Import AI: #94: Google Duplex generates automation anxiety backlash, researchers show how easy it is to make a 3D-printed autonomous drone, Microsoft sells voice cloning services.

Microsoft sells “custom voice” speech synthesis:
…The commercial voice cloning era arrives…
Microsoft will soon sell “Custom Voice” a system to let businesses give their application a “one-of-a-kind, recognizable brand voice, with no coding required”. This product follows various research breakthroughs in the area of speech synthesis and speech cloning, like work from Baidu on voice cloning, and work from Google and DeepMind on speech synthesis.
  Why it matters: As the Google ‘Duplex’ system shows, the era of capable, realistic-sounding natural language systems is arriving. It’s going to be crucial to run as many experiments in society as possible to see how people react to automated systems in different domains. Being able to customize the voice of any given system to a particular context seems like a necessary ingredient for further acceptance of AI systems by the world.
  Read more: Custom Voice (Microsoft).

Teaching neural networks to perform low-light amplification:
…Another case where data + learnable components beats hand-designed algorithms…
Researchers with UIUC and Intel Labs have released a dataset for training image processing systems to take in images that are so dark as to be imperceptible to humans and to automatically process those images so that they’re human-visible. The resulting system can be used to amplify low-light images by up to 300 times while displaying meaningful noise reduction and low levels of color transformation.
  Dataset: The researchers collect and publish the ‘See-in-the-Dark’ (SID) dataset, which contains 5094 raw short exposure images, each with a corresponding long-exposure reference image. This dataset spans around 400 distinct scenes, as they also produce some bursts of short exposure images of the same scene.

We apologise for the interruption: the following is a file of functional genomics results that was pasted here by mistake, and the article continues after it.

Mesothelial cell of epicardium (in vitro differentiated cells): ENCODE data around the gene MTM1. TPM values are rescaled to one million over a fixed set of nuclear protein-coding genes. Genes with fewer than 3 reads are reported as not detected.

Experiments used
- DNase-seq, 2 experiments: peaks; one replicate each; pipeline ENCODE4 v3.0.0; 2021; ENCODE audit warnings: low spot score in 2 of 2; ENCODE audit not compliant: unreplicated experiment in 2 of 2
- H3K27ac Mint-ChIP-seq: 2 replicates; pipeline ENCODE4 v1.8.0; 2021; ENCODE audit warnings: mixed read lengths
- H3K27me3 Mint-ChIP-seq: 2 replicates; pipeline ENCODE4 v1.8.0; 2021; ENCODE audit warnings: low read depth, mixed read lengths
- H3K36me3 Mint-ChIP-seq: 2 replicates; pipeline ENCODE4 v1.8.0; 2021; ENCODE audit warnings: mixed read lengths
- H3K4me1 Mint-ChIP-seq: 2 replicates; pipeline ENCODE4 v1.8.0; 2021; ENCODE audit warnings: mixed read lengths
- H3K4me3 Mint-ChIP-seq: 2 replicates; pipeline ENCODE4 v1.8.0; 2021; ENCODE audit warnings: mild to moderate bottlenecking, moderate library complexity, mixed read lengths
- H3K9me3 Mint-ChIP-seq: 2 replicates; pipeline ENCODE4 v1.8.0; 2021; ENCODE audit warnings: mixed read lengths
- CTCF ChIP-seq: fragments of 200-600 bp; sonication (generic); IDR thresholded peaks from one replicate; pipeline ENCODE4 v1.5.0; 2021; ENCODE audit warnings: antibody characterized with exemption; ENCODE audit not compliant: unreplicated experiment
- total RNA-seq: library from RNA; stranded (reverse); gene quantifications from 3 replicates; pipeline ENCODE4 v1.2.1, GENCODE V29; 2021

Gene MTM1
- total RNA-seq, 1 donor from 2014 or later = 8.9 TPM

Technique: The researchers tested out their system using a multi-scale aggregation network and a U-net (both networks were selected for their ability to process full-resolution images at 4240×2832 or 6000×4000 in GPU memory). They trained networks by pairing the raw data of the short-exposure image with the corresponding long-exposure image(s). They applied random flipping and rotation for data augmentation, also.
  Results: They compared the results of their network with the output of BM3D, a non-naive denoising algorithm, and a burst denoising technique, and used Amazon’s Mechanical Turk platform to poll people on which images they preferred. Users overwhelmingly preferred the images resulting from the technique described in the paper compared to BM3D, and in some cases preferred images generated by this technique to those created by the burst method.
  Why it matters: Techniques like this show how we can use neural networks to change how we solve problems from developing specific hand-tuned single-purpose algorithms, to instead learning to effectively mix and match various trainable components and data inputs to solve general problem classes. In the future it’d be interesting if the researchers could further cut the time it takes the trained system to process each image as this would make a real-time view possible, potentially giving people another way to see in the dark.
  Read more: Learning-to-See-in-the-Dark (GitHub).
  Read more: Learning to See in the Dark (Arxiv).

Google researchers try to boost AI performance via in-graph computation:
…As the AI world relies on more distributed, parallel execution, our need for new systems increases…
Google researchers have outlined many of the steps they’ve taken to improve components in the TensorFlow language to let them execute more aspects of a distributed AI job within the same computation graph. This increases the performance and efficiency of algorithms, and shows how AI’s tendency towards mass distribution and parallelism is driving significant changes in how we program things (see also: Andrej Karpathy’s “Software 2.0” thesis.)